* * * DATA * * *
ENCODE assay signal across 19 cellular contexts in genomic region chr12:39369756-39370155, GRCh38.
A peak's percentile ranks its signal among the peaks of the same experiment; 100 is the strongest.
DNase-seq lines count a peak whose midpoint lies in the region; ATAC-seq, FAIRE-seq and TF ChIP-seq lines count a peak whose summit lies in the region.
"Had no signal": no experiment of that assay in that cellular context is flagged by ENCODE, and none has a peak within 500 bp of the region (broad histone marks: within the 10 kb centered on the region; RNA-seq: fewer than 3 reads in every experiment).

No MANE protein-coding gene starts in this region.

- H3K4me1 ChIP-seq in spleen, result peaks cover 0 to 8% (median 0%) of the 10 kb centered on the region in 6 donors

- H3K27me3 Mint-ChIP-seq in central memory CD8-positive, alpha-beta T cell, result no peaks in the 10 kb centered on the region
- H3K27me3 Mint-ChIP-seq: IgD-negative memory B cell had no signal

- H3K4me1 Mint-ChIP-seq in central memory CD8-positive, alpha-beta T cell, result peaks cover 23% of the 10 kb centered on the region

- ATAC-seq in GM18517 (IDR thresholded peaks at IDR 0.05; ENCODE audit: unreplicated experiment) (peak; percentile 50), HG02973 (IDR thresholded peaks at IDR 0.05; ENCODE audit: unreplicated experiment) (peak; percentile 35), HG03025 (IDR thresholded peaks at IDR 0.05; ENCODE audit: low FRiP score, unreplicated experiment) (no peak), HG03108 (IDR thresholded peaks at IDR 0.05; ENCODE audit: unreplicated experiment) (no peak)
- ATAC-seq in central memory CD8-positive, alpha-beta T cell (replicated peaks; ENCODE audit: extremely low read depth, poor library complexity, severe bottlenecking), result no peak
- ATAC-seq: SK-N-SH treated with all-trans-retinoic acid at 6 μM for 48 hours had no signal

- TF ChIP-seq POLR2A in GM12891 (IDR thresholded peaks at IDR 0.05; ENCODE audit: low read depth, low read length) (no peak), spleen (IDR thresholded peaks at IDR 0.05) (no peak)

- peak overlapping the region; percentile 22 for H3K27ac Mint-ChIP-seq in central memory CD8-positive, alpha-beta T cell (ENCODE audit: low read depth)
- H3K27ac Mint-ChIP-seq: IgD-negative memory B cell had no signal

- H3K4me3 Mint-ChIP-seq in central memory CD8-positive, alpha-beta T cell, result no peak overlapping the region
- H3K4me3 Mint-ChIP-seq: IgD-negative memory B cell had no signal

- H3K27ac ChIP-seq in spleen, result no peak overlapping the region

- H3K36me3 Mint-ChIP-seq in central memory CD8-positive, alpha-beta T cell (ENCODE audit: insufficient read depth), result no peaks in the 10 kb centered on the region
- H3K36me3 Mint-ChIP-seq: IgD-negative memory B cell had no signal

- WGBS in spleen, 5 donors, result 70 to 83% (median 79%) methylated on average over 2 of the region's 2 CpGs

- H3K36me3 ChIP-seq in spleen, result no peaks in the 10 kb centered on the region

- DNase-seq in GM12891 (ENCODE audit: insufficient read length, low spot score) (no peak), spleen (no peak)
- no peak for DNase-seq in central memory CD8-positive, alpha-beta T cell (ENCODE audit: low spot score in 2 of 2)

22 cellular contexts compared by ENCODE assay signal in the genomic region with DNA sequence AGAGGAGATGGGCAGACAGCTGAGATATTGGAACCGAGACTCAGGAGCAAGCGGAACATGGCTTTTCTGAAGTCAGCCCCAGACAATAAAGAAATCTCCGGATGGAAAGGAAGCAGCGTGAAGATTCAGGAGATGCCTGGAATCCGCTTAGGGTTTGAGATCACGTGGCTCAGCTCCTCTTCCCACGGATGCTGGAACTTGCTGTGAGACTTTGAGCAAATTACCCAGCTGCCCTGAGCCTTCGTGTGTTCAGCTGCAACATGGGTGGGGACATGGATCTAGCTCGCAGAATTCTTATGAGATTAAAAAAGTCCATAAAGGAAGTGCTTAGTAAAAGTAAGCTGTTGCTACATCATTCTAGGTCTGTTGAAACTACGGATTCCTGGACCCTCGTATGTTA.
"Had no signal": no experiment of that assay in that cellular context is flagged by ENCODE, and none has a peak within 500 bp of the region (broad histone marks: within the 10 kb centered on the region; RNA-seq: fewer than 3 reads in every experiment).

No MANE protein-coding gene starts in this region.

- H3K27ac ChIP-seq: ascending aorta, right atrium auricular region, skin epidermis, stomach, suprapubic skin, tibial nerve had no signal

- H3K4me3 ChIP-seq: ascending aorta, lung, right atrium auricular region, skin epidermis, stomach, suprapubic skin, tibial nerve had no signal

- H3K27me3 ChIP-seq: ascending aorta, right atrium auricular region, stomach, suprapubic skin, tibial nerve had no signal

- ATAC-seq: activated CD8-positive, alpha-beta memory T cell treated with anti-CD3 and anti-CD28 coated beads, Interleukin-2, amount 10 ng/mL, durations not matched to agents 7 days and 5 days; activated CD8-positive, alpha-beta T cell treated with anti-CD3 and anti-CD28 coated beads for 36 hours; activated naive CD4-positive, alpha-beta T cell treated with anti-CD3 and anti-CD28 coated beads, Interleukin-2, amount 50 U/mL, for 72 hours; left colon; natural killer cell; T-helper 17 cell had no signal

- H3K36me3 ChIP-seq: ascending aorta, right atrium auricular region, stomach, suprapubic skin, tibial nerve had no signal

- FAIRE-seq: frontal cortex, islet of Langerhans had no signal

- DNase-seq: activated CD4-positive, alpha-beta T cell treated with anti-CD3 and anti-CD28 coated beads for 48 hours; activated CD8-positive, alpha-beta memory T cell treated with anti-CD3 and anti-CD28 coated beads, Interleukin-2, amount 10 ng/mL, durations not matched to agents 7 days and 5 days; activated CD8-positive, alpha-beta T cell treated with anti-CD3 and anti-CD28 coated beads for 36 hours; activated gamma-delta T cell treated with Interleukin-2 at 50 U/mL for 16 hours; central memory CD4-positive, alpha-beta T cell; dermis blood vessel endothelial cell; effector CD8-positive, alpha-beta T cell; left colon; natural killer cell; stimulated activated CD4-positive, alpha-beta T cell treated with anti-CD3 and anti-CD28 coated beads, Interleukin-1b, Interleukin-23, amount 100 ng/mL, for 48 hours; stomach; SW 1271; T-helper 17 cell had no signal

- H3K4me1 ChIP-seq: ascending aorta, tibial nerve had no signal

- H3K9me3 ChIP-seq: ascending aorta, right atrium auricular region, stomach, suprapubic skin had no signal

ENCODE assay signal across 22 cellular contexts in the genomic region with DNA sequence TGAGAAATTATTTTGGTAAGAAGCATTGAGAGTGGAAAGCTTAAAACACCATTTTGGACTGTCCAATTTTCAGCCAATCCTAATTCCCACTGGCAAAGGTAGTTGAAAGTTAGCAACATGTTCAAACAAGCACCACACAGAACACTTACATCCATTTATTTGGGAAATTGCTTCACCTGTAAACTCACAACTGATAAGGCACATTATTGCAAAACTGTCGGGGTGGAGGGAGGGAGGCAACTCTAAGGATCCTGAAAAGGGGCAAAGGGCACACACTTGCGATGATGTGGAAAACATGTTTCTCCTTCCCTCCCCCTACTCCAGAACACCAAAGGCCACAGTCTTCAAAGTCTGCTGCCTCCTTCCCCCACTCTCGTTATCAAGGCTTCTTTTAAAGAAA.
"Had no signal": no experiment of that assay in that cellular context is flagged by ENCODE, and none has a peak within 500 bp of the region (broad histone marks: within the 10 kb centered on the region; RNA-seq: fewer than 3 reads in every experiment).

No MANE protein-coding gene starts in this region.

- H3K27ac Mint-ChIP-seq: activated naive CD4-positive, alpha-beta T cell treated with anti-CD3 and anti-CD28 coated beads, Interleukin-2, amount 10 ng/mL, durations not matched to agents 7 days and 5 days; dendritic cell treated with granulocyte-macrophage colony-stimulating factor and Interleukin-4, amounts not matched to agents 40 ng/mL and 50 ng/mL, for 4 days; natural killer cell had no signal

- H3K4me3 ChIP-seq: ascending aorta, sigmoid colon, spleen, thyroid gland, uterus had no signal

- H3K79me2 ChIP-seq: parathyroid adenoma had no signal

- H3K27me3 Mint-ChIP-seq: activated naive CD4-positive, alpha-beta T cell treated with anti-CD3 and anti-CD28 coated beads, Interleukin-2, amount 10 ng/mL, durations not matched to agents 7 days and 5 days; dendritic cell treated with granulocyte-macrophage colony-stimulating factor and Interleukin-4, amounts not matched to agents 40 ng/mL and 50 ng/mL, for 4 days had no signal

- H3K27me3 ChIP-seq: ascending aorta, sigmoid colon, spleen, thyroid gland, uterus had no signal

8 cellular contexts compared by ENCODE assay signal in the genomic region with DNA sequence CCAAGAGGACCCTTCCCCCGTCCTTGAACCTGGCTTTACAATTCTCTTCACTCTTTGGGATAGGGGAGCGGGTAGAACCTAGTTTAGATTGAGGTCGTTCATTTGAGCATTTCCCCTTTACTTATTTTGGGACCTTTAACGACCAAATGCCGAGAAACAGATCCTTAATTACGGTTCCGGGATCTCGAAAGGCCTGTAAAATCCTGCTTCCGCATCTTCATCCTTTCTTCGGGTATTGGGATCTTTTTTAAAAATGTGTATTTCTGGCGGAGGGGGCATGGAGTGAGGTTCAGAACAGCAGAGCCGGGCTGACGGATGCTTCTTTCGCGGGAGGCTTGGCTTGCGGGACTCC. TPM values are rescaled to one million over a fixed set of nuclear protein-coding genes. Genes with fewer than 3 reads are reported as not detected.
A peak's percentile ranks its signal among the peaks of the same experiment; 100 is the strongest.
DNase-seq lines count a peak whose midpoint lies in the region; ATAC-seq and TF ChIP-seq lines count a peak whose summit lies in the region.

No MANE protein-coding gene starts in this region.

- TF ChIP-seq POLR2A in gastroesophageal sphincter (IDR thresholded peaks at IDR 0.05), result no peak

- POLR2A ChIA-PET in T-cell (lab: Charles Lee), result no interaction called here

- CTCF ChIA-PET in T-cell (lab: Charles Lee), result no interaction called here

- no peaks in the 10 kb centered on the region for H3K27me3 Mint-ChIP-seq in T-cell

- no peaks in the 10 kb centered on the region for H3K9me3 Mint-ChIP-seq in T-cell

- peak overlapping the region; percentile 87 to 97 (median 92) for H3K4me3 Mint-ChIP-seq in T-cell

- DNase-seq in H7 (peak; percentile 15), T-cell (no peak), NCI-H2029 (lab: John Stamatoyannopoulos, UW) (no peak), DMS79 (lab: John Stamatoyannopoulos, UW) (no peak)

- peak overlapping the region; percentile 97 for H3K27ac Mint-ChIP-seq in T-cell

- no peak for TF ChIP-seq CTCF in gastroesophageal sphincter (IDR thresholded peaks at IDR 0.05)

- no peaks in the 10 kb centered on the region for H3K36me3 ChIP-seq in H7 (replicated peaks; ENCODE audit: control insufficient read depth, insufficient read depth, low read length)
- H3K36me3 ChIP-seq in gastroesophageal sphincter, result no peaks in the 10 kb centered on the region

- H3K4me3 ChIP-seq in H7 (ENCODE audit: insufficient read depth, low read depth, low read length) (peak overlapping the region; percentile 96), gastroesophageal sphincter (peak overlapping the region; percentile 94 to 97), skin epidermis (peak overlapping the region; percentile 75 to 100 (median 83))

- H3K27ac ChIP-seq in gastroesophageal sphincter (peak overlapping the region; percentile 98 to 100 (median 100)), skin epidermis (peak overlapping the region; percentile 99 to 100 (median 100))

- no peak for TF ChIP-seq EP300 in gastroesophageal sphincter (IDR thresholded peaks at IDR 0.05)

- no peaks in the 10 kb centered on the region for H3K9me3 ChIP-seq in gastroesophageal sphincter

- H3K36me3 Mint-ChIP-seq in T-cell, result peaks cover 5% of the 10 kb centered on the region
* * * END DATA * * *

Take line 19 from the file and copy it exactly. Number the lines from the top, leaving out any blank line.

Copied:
- H3K36me3 Mint-ChIP-seq in central memory CD8-positive, alpha-beta T cell (ENCODE audit: insufficient read depth), result no peaks in the 10 kb centered on the region